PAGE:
The first cup of coffee hit my lips at the age of 12. It was at our sixth grade mountain camp. We went for three days to explore and understand the Rockies, those massive mountains that rose near where stood our elementary school. Lodge coffee, it wasn’t fit for a cowboy on the range, let alone a bunch of kids trying to act like adults. We turned our brown liquid into a candy bar as we poured sugar, creamer and powdered hot chocolate into the sea of banality. Our attempt to marginalize the awful coffee taste with a candied concoction was futile.
My second cup of coffee (and this one was important enough I preserved it by waiting another 16 years before cup three), was born of combined desperation and belonging. At the age of 24 I was living in Los Angeles. My mother, as mothers sometimes do out of unrequited necessity, had kind of followed me to California from Colorado. My stepfather, a church-starting reverend for Presbyterians, had been given the task of beginning one in Rocklin, a town east of Sacramento.
If you know anything about the geography of California, you’ll know that a) it’s a very large state and b) the distance between Sacramento and Los Angeles in optimum conditions is about 6 hours. As such, our face-to-face meetings while I lived in LA were infrequent. The distance was as if I had moved to Louisville and she had ‘followed’ me by moving to Detroit, and the distance in lifestyle nearly similar.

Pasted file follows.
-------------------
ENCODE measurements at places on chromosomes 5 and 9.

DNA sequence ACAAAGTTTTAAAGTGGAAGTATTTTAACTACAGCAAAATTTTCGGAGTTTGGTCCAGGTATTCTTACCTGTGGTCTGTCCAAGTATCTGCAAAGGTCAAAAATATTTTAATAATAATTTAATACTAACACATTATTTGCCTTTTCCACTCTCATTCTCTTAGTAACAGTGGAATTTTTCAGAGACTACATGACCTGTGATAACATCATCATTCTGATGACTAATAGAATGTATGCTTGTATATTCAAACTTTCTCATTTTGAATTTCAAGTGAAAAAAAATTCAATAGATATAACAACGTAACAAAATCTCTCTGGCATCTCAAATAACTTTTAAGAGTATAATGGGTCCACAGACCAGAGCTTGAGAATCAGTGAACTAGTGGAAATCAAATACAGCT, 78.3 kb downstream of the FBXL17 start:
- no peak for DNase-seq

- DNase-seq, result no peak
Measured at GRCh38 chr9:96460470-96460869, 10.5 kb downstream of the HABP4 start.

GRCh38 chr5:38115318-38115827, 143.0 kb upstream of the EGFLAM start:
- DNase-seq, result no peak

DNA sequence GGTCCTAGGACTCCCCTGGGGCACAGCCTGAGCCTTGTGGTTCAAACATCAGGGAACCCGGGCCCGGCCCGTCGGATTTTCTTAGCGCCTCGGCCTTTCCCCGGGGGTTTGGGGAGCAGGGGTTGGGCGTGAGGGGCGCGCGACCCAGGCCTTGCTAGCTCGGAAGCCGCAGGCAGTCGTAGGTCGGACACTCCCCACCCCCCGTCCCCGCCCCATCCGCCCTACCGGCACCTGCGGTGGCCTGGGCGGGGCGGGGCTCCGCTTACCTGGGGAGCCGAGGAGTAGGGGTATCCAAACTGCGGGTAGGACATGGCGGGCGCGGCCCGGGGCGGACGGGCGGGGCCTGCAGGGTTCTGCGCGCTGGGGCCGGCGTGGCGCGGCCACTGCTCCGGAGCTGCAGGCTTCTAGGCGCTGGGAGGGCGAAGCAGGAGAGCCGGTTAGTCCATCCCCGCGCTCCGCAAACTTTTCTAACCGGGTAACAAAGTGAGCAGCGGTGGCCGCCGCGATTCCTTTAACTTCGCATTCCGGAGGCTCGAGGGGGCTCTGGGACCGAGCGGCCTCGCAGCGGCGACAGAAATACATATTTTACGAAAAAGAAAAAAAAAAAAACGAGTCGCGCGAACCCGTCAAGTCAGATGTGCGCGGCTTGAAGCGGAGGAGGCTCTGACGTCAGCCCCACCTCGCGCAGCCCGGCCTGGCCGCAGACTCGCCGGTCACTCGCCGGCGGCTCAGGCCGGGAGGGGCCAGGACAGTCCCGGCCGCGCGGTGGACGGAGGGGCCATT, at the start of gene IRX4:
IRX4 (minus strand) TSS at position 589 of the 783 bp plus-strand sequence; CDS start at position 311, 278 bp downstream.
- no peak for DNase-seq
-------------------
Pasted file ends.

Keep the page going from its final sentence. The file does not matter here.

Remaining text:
Optimal conditions. You can take a map and trace your route, judge the time and be fairly confident the estimate will prove to be accurate – if weather and traffic don’t conspire against you.
A trip south back to Los Angeles after a visit with my mother in the spring of 1986 proved that estimate to be an argument where you’re merely climbing a hill during a mudslide. Mud is operable for the interstate – I-5 through California’s Central Valley – had turned into a sluice that night. It was dark, it was pouring and water was everywhere. Hillsides would’ve been giving way, but as the Central Valley is a pancake, hillsides meant nothing.